As many now look to online training as a major source of professional education, Aesthetics investigates the increased use in our industry
A 2014 survey from the Learning and Performance Institute (LPI), an organisation for workplace learning professionals, showed organisations’ selfpaced e-learning had risen by 59% in just one year; compared to classroom-style training, which had dropped by 29%.1 The response, which came from 320 individuals, including chief executives, general managers and managing directors, showed online learning was growing substantially.2 So why is e-learning on the increase, and can it benefit trainee aesthetic practitioners and those wishing to expand their skill set?
There are many training companies that have introduced online learning within the last few years; the Harley Academy, Cosmetica Training and the Medical and Aesthetics Training Academy (MATA) are just a few aesthetic training organisations that now offer e-learning modules. As well as aesthetic training companies, a number of individual practitioners who provide training are also delivering more webinars and online tutorials to their trainees. “Innovation is the currency of progress,” says academic technology coordinator, Aran Levasseur who writes for MindShift, an organisation that examines the future of learning. Lavasseur argues, “The social and economic world of today and tomorrow requires people who can critically and creatively work in teams to solve problems. Technology widens the spectrum of how individuals and teams can access, construct and communicate knowledge.”3
Dr Tristan Mehta, managing director of the Harley Academy, agrees the increase in online learning is a positive step. “The main benefit is that it’s flexible. People are very busy nowadays and need to work around existing commitments and at their own pace. E-learning provides a platform for useful tools such as online lectures, videos, diagrams and more.” Dr Mehta believes that the use of online learning is the only way to adhere to the new guidelines published by Health Education England (HEE), aimed at improving training standards in the industry. Commissioned by the Department of Health, HEE has made recommendations on regulations for the non-invasive cosmetic specialty. “The new guidelines state training must be delivered at higher education standard, which now means students need anywhere between 50 and 100 hours of teaching time to be able to reach these standards. This is something that can’t be done in a one-weekend training course,” explains Dr Mehta, adding, “the guidelines published by HEE specify that students must pass a rigorous assessment, which takes into account a portfolio of evidence including online learning.”4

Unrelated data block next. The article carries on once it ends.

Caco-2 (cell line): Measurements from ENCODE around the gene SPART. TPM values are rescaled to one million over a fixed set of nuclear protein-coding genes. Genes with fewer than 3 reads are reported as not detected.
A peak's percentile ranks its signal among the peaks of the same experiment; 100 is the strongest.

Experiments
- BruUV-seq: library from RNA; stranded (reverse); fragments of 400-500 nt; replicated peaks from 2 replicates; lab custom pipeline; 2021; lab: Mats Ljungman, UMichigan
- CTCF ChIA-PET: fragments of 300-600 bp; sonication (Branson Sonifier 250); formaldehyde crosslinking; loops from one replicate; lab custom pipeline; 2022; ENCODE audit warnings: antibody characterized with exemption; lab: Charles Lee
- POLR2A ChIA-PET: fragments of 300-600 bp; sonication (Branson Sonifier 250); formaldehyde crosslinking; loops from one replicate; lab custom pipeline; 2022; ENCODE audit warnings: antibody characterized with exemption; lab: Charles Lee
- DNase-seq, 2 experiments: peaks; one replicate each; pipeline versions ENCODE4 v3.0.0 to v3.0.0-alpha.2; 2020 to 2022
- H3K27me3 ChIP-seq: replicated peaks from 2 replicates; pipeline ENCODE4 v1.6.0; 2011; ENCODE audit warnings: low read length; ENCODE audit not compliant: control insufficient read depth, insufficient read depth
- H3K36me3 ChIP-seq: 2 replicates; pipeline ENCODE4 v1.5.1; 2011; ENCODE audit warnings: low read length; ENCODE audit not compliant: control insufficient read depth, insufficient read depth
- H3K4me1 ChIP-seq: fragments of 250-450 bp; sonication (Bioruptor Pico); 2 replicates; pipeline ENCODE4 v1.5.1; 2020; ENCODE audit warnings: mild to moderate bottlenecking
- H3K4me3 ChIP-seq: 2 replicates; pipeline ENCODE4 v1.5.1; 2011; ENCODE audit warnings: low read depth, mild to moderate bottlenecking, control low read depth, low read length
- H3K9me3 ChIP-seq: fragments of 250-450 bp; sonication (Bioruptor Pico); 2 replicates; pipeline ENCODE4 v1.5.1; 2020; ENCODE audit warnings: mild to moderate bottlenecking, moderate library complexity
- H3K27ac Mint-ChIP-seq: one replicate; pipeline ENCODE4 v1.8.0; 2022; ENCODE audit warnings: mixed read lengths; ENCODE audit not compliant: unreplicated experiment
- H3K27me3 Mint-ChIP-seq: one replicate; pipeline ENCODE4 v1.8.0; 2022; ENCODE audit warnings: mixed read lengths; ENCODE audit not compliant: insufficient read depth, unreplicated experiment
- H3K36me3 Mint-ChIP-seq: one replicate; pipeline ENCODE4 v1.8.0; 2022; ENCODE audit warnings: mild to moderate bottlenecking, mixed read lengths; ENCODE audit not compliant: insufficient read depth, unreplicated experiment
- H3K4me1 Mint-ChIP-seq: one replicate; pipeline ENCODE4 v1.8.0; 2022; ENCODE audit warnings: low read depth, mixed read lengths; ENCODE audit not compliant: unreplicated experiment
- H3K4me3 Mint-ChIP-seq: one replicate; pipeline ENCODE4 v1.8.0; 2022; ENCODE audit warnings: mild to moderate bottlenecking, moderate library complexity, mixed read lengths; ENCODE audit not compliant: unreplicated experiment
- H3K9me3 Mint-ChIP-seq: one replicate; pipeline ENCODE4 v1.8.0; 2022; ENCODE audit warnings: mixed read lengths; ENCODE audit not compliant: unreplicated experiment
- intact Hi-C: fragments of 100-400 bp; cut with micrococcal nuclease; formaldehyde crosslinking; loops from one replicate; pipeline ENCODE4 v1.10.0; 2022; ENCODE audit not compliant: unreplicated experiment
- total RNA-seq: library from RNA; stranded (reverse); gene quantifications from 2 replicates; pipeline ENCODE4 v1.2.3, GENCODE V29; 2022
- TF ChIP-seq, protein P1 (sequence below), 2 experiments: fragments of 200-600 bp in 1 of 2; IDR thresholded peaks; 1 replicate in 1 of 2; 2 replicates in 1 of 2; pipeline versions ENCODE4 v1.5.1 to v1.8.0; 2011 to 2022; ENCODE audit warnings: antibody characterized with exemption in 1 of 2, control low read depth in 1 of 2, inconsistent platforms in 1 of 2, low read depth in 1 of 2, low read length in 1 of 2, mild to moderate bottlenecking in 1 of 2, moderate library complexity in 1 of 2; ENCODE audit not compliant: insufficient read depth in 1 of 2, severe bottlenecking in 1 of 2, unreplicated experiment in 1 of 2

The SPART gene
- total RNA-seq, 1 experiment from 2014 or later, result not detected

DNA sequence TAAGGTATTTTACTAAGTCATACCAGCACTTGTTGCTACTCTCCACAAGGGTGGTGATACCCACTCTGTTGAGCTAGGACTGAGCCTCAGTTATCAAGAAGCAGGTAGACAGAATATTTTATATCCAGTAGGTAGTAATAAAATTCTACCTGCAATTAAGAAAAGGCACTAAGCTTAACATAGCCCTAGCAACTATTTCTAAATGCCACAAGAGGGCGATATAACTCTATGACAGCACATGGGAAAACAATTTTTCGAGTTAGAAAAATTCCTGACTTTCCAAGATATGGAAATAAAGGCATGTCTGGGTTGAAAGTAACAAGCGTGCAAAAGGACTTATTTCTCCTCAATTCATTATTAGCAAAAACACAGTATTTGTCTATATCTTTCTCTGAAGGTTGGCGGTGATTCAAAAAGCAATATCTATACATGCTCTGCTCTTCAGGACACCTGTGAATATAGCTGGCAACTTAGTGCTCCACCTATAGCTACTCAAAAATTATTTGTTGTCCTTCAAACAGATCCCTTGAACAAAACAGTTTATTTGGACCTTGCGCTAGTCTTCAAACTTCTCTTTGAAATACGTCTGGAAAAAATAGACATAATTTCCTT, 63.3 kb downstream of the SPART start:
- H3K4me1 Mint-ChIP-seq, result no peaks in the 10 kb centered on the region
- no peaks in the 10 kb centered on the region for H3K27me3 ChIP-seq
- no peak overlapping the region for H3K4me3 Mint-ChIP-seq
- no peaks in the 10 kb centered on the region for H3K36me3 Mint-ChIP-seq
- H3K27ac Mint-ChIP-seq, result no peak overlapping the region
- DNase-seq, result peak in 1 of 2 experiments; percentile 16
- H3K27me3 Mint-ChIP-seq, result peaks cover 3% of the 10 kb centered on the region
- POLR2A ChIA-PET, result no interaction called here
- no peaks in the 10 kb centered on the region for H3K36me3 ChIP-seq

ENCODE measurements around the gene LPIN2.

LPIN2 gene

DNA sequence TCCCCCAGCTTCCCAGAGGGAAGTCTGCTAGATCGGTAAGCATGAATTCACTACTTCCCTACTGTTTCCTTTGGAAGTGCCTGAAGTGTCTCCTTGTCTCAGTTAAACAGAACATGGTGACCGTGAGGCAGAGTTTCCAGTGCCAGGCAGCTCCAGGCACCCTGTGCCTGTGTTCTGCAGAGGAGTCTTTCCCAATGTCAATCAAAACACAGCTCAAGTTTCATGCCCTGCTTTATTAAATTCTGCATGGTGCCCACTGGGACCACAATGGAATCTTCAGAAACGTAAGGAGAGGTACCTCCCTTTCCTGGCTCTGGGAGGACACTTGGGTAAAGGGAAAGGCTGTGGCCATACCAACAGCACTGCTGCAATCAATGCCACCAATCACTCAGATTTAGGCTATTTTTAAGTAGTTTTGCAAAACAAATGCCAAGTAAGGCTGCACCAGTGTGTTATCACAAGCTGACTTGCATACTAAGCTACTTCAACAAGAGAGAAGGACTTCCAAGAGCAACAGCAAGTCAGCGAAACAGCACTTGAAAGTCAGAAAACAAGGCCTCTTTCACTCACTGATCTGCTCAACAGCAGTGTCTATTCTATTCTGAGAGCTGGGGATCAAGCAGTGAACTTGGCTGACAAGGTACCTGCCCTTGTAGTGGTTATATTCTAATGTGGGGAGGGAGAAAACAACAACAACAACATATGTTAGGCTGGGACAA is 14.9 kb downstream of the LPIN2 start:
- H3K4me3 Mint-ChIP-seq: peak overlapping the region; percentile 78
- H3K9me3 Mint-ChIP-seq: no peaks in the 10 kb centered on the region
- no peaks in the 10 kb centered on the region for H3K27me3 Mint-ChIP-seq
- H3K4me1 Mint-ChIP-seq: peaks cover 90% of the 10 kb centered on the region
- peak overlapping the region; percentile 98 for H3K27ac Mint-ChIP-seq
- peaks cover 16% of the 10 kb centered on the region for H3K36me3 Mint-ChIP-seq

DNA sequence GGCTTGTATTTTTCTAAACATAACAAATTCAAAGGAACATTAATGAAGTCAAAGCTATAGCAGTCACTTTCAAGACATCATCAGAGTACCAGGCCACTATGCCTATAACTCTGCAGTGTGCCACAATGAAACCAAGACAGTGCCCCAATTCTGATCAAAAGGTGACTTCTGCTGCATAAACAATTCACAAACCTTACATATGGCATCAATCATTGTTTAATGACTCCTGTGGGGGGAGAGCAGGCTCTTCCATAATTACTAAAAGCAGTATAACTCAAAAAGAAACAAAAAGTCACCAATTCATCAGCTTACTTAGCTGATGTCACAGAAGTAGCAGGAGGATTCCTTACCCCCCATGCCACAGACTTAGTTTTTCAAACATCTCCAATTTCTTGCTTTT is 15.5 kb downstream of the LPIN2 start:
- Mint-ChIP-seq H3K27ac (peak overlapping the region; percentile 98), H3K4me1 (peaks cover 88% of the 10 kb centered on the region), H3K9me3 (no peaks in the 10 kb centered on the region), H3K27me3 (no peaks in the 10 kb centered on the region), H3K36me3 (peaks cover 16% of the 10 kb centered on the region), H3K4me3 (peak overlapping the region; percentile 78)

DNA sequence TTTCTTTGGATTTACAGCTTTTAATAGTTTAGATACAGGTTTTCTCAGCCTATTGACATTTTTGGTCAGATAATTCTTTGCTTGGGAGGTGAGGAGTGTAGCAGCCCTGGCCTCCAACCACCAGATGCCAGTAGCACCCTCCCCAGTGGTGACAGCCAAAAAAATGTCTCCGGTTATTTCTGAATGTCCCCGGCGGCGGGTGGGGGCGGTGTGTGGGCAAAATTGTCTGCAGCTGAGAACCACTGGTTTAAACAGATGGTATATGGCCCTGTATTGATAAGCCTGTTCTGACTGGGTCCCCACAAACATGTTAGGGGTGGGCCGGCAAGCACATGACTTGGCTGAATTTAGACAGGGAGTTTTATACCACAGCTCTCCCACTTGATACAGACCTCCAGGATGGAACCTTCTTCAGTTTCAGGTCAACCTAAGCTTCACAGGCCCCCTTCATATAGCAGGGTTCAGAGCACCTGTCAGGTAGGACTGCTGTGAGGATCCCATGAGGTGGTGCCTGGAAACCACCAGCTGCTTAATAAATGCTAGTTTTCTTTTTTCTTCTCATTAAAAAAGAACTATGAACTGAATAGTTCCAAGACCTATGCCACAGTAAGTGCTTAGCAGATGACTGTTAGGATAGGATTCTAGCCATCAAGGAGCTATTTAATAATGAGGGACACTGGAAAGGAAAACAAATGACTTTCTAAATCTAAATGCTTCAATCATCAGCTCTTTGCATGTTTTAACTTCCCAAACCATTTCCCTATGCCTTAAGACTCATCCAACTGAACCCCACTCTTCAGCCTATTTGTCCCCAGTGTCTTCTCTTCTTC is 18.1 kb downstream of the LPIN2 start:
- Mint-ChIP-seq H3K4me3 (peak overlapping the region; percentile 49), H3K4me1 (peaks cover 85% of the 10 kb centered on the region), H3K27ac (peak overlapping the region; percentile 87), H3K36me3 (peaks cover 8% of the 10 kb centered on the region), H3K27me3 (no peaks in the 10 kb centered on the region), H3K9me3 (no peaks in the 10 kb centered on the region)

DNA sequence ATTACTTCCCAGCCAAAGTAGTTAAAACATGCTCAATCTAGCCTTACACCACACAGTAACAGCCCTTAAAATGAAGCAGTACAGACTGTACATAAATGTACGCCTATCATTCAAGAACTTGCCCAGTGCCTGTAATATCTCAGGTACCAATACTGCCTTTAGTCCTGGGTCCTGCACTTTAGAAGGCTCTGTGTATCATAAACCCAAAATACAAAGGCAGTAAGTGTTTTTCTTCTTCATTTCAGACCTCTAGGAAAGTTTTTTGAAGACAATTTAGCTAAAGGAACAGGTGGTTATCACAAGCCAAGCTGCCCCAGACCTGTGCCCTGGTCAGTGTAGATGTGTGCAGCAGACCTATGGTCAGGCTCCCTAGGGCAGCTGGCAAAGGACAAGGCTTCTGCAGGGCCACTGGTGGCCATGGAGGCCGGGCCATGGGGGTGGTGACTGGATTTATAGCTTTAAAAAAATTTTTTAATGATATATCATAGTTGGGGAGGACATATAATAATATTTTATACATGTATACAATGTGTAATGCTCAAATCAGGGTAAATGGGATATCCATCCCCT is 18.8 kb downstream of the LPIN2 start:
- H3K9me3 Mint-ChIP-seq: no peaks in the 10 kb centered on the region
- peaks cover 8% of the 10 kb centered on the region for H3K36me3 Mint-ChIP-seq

Aesthetic practitioner and trainer Dr Raj Acquilla explains that, although he still spends a significant proportion of his time presenting at congresses, the use of webinars has made it much easier for him from a teaching perspective; “I was working in 40 countries doing big conferences and would sometimes have an audience of up to 3,000 people. At the end, people would come up to me and ask ‘when can I learn from you?’ Unfortunately I can’t be everywhere at the same time, so I created a series of webinars. They have been hugely successful and really compliment my teaching.”
While the use of available resources online can enhance modern-day learning, there are some legitimate concerns. “I could potentially empower bad practitioners who could then go on to do terrible work,” says Dr Acquilla. “I have to purely rely on the integrity of the individual.” There are also limitations, as Dr Mehta explains, “Students will need to have the dedication and commitment to do well – that’s key.” Last year, 74% of companies around the globe used learning management systems (LMS), virtual classroom, webcasting, and video broadcasting.5 This shouldn’t come as too much of a surprise, given that e-learning can half a business’ training costs.6 However, Annequa Bhatti, marketing and model coordinator at the Medical and Aesthetic Training Academy (MATA), said online learning isn’t just about cost cutting, “The online programme at MATA was created to improve the standard of training in the medical aesthetic industry and adhere to the new HEE guidelines.” Bhatti explains, “We’ve tried to make it ‘fun’; so whilst it’s very informative and rich in content, we’ve tried to make it as interactive and engaging as possible to keep people’s attention.”
An additional concern is that the transparency of learning online could cause some practitioners to feel vulnerable; worrying their techniques and treatments are been given away too freely. “If you’re a Michelin star chef and you share the recipe for your signature dish, someone could copy it, open a restaurant next door and become a competitor – that might be a worry for some,” explains Dr Acquilla. His belief, however, is that through sharing best practice techniques and treatment, practitioners are improving both the standards and aesthetic results within the industry.
Despite some disadvantages, it is predicted that this year, 98% of organisations will use e-learning courses as part of their learning strategy.7 “E-learning is becoming big in every industry; we’re such a digital generation now,” says Bhatti, concluding, “you don’t need the classroom setting to take part in non-practical learning; industries are moving forward.”